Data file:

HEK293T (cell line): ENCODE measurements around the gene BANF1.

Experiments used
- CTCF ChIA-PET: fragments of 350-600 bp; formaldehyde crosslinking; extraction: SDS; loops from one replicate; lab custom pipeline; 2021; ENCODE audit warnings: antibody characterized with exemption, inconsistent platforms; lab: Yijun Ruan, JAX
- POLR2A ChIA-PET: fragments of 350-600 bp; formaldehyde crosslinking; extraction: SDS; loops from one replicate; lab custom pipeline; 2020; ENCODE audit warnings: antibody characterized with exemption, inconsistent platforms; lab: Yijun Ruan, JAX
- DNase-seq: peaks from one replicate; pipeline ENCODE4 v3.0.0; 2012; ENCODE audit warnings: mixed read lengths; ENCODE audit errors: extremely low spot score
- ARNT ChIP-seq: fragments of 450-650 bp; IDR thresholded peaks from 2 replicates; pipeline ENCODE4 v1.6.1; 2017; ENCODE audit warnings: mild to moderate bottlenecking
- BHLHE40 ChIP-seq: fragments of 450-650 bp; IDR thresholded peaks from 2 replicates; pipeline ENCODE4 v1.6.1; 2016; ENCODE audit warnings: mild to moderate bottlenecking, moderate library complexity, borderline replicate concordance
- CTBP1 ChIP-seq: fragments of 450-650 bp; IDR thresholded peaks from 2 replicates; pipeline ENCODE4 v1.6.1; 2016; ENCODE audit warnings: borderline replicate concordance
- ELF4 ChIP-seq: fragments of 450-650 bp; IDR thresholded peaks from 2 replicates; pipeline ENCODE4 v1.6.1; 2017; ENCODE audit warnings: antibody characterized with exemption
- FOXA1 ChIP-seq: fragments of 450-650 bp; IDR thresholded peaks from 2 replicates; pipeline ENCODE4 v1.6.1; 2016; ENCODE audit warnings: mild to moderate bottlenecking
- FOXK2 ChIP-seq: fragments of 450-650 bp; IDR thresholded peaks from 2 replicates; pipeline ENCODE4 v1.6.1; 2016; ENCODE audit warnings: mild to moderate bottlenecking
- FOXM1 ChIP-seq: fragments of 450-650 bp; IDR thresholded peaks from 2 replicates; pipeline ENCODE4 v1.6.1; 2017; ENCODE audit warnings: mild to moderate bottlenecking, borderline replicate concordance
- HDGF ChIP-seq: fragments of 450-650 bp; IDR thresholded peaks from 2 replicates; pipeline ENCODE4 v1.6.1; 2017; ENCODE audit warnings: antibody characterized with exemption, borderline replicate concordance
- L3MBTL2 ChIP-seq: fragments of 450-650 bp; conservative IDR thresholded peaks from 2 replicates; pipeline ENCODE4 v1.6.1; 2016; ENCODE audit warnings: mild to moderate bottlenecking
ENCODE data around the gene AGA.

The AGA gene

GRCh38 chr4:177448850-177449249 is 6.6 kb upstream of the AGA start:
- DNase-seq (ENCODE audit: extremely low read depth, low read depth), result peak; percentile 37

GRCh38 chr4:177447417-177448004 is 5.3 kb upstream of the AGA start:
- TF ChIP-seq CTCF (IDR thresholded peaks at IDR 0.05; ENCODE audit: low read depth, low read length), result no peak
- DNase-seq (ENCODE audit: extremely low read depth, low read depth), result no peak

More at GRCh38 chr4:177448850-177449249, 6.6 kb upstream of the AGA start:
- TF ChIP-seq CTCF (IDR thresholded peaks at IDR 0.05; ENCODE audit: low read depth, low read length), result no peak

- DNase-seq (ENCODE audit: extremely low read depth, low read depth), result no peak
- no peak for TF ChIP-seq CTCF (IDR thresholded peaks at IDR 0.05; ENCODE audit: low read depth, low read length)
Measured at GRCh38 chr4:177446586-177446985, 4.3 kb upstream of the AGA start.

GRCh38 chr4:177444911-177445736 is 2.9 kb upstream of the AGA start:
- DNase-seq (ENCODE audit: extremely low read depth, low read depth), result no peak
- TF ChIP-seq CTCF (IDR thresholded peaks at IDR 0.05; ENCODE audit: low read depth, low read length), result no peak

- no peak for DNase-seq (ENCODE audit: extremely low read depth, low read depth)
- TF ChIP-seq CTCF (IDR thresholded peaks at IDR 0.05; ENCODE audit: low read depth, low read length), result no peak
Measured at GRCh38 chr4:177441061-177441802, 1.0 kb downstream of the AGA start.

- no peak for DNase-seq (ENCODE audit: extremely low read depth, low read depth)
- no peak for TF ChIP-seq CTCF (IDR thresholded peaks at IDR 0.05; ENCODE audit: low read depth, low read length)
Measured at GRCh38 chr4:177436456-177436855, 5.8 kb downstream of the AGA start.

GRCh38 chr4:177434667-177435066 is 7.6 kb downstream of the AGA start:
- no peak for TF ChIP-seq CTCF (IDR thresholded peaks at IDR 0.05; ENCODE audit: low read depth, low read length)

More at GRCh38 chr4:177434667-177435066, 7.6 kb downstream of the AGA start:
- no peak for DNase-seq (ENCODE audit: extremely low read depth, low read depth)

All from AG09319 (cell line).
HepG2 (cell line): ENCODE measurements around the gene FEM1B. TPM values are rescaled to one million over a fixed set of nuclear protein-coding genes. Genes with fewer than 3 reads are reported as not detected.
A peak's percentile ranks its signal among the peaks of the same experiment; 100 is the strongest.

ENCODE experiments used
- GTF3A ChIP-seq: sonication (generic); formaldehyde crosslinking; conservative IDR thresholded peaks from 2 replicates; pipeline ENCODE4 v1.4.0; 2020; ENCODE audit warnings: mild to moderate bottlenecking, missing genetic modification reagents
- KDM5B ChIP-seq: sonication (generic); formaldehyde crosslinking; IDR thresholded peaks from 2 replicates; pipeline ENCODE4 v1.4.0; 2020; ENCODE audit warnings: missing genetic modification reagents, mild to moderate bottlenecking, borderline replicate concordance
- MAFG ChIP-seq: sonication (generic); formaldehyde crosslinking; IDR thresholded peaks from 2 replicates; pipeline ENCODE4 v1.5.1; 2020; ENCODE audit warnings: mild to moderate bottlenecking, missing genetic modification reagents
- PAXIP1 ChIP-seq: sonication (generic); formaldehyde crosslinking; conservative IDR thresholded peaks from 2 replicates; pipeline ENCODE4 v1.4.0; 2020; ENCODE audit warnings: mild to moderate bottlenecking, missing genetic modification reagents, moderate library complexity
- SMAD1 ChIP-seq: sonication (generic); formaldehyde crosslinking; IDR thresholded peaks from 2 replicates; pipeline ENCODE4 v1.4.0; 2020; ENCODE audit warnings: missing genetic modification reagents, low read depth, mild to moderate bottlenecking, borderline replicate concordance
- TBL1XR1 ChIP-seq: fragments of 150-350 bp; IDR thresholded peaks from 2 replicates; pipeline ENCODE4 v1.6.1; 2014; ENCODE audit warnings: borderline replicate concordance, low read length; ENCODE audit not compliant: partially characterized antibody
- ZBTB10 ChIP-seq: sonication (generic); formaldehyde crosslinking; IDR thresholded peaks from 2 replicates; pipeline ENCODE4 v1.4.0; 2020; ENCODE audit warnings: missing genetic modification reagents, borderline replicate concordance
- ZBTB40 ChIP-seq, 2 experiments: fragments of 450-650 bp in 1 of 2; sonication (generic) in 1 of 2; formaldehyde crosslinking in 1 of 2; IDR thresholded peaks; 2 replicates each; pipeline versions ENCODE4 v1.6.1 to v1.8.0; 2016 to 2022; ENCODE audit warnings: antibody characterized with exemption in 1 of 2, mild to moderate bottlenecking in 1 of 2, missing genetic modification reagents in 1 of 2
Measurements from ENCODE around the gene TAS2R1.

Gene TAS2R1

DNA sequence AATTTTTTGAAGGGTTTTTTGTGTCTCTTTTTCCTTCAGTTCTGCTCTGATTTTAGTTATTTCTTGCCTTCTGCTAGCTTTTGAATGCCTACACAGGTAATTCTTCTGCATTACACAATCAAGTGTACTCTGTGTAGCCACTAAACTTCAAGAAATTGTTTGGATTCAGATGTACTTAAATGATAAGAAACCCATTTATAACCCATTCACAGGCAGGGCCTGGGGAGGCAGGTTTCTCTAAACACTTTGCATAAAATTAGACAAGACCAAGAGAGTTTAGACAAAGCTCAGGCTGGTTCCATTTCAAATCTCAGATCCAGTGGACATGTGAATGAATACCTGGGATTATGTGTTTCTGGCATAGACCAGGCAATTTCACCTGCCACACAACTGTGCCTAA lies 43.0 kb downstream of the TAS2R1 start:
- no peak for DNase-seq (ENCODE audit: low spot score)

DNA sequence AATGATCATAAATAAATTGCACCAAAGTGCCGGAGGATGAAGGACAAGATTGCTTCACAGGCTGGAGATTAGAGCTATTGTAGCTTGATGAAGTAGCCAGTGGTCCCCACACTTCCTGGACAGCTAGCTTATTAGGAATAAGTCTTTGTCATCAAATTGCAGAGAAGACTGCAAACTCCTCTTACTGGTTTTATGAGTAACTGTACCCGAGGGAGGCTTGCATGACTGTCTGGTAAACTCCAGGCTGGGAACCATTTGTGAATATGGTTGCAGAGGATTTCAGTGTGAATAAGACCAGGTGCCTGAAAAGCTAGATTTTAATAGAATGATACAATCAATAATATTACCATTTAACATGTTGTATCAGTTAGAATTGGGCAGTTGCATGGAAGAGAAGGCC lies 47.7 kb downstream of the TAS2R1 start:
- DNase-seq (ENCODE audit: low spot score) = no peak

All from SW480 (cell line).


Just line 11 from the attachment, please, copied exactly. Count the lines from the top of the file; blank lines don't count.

- FOXK2 ChIP-seq: fragments of 450-650 bp; IDR thresholded peaks from 2 replicates; pipeline ENCODE4 v1.6.1; 2016; ENCODE audit warnings: mild to moderate bottlenecking